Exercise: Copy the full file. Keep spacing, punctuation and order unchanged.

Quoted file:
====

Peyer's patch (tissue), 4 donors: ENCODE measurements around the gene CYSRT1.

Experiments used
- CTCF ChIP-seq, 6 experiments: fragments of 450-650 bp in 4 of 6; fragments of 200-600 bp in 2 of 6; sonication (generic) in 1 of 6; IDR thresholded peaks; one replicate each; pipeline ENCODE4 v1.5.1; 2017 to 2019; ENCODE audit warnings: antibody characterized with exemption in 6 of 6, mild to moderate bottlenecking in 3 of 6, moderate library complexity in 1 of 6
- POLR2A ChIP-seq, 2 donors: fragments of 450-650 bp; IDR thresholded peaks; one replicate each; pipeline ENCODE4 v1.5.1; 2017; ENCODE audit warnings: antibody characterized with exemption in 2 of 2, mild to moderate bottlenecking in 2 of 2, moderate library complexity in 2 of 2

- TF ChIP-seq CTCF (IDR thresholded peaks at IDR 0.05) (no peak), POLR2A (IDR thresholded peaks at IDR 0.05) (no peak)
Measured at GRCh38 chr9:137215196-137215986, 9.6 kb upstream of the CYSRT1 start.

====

Peyer's patch (tissue), 4 donors: ENCODE measurements around the gene CYSRT1.

Experiments used
- CTCF ChIP-seq, 6 experiments: fragments of 450-650 bp in 4 of 6; fragments of 200-600 bp in 2 of 6; sonication (generic) in 1 of 6; IDR thresholded peaks; one replicate each; pipeline ENCODE4 v1.5.1; 2017 to 2019; ENCODE audit warnings: antibody characterized with exemption in 6 of 6, mild to moderate bottlenecking in 3 of 6, moderate library complexity in 1 of 6
- POLR2A ChIP-seq, 2 donors: fragments of 450-650 bp; IDR thresholded peaks; one replicate each; pipeline ENCODE4 v1.5.1; 2017; ENCODE audit warnings: antibody characterized with exemption in 2 of 2, mild to moderate bottlenecking in 2 of 2, moderate library complexity in 2 of 2

- TF ChIP-seq CTCF (IDR thresholded peaks at IDR 0.05) (no peak), POLR2A (IDR thresholded peaks at IDR 0.05) (no peak)
Measured at GRCh38 chr9:137215196-137215986, 9.6 kb upstream of the CYSRT1 start.